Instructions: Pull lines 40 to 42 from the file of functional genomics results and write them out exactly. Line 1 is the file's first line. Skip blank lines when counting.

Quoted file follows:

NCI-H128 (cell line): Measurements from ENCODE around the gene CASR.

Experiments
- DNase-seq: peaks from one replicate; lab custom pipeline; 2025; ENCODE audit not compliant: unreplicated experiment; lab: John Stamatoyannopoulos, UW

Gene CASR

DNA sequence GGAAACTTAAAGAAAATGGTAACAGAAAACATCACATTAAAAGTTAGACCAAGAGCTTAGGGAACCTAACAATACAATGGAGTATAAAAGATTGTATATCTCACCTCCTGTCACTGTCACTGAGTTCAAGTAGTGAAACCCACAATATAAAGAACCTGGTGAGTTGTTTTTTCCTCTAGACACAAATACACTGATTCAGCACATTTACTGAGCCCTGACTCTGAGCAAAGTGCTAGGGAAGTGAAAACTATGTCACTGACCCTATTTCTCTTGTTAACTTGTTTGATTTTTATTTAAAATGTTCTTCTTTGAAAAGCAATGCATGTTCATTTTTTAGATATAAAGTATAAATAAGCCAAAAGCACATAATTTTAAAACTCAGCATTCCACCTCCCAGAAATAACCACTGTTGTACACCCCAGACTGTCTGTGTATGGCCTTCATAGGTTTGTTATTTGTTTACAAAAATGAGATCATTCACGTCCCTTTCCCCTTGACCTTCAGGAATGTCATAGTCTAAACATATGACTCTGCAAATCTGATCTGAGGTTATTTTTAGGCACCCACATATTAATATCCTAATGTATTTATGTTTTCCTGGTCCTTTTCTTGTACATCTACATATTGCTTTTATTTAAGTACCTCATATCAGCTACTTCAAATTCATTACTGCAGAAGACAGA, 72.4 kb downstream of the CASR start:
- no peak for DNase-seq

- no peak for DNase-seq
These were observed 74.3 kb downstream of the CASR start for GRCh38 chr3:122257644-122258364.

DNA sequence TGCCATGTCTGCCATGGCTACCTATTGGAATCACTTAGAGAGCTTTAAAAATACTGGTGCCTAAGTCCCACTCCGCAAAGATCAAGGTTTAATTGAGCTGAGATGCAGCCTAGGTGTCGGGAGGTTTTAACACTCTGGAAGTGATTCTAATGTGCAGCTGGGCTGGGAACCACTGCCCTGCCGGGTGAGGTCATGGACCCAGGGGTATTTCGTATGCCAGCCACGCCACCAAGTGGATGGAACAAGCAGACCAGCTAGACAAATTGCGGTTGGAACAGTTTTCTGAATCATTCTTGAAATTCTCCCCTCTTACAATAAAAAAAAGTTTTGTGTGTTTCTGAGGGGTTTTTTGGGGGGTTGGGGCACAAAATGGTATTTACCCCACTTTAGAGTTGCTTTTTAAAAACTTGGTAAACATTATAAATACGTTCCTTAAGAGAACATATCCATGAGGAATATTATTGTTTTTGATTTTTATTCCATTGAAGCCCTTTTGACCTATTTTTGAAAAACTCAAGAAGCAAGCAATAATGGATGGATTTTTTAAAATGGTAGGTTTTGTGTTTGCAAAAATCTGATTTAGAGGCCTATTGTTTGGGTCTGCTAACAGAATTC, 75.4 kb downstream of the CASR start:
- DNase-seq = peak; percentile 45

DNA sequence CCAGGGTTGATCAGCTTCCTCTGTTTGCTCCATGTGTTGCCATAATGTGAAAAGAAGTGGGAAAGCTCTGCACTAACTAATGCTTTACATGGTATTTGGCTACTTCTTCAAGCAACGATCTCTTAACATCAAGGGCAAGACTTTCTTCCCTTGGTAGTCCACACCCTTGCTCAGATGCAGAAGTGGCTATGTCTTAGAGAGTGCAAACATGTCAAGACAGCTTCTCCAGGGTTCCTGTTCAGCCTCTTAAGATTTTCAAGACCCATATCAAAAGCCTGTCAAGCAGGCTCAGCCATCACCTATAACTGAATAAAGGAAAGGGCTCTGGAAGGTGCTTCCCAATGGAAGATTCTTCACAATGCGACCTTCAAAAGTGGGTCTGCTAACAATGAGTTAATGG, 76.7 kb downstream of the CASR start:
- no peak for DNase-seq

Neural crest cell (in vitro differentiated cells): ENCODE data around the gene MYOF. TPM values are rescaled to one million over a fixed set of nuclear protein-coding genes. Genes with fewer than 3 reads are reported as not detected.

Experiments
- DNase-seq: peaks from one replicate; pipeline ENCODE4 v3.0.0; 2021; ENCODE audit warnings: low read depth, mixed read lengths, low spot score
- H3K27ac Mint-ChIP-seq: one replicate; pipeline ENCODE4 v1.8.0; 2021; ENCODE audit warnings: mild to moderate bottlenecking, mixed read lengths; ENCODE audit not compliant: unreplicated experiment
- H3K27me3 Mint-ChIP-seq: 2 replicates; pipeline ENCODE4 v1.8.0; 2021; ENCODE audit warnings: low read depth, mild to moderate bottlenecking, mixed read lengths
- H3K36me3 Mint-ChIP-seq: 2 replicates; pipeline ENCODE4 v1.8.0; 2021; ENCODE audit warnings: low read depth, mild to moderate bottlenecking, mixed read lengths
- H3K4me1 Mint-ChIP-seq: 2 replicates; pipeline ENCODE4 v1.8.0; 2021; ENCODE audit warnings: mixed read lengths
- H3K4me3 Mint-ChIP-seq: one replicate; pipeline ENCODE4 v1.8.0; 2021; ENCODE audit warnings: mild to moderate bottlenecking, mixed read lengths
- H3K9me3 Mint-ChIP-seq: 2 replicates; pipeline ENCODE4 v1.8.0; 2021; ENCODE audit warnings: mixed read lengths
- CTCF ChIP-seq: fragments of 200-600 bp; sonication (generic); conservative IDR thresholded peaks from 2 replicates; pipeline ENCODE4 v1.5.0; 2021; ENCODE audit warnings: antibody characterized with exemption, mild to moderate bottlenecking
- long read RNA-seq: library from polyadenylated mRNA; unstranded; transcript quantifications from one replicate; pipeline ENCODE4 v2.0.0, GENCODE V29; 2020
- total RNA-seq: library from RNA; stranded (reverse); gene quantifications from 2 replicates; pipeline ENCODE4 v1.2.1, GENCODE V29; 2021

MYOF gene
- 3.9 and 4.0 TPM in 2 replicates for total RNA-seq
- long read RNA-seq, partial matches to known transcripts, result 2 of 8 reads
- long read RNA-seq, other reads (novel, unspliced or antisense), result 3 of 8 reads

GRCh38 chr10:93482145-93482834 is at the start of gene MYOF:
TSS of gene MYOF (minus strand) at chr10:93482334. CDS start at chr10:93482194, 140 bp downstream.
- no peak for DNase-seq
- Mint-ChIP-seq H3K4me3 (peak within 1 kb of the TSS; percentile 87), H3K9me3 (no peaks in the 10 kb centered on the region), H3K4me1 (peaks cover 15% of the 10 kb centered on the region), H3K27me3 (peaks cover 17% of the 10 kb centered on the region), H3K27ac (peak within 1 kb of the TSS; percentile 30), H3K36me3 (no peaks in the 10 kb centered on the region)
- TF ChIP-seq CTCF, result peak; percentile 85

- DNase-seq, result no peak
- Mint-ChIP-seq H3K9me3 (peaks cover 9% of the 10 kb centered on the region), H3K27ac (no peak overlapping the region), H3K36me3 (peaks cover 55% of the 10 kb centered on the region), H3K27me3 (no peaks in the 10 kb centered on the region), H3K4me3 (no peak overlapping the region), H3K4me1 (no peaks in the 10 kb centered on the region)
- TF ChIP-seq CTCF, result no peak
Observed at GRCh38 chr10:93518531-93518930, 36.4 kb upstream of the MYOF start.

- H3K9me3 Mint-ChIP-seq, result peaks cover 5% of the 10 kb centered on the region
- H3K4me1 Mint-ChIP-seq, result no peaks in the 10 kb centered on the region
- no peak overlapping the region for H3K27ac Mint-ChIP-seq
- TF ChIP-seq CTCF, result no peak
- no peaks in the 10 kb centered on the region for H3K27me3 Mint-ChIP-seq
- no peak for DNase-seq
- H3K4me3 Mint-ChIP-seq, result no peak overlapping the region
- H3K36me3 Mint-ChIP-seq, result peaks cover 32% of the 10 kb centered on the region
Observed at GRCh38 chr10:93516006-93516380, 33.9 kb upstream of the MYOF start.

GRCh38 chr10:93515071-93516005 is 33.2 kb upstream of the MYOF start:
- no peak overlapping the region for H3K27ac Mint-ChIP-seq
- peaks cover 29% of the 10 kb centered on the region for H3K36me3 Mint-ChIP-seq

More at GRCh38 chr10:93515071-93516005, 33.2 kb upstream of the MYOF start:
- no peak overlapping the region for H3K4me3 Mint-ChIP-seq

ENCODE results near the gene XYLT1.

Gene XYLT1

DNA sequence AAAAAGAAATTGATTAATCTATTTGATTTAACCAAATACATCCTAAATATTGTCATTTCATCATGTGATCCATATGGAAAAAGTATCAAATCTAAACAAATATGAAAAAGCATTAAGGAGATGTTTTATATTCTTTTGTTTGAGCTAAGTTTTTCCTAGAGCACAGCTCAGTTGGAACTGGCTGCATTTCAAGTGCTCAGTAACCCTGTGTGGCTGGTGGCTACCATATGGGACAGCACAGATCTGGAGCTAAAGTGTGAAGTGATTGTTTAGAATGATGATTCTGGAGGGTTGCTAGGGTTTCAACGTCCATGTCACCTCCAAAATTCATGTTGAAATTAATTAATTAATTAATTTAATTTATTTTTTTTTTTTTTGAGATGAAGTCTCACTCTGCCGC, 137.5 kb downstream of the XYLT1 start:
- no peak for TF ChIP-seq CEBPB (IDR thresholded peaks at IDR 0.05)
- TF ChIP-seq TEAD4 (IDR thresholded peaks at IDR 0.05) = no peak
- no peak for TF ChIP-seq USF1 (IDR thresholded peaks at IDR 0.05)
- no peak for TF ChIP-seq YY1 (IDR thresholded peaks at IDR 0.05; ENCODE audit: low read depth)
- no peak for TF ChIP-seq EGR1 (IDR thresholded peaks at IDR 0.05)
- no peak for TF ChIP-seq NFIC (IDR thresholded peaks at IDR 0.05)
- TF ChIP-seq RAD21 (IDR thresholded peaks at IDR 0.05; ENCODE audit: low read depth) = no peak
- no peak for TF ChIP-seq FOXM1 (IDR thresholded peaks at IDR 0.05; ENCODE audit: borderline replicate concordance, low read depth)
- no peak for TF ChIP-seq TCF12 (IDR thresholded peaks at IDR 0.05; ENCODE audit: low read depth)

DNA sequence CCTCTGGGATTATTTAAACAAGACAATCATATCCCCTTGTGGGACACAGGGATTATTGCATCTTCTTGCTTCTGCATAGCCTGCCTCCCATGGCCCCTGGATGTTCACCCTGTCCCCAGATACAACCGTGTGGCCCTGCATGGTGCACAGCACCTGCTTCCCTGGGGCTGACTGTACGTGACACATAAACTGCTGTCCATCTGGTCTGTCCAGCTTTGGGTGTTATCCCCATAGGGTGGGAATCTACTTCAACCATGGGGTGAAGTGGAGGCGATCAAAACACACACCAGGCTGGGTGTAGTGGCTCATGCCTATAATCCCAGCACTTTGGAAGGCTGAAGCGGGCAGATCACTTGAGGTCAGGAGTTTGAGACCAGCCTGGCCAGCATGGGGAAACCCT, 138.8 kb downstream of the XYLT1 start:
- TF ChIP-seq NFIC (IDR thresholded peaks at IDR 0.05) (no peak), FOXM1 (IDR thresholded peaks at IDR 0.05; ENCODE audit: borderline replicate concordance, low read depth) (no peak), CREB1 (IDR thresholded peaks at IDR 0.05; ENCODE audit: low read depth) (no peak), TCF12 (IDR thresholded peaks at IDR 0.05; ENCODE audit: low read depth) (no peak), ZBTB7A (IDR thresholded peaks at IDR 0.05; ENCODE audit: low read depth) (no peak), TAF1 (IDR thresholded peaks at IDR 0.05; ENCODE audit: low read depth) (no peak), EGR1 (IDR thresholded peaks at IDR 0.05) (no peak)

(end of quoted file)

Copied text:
- no peak overlapping the region for H3K27ac Mint-ChIP-seq
- TF ChIP-seq CTCF, result no peak
- no peaks in the 10 kb centered on the region for H3K27me3 Mint-ChIP-seq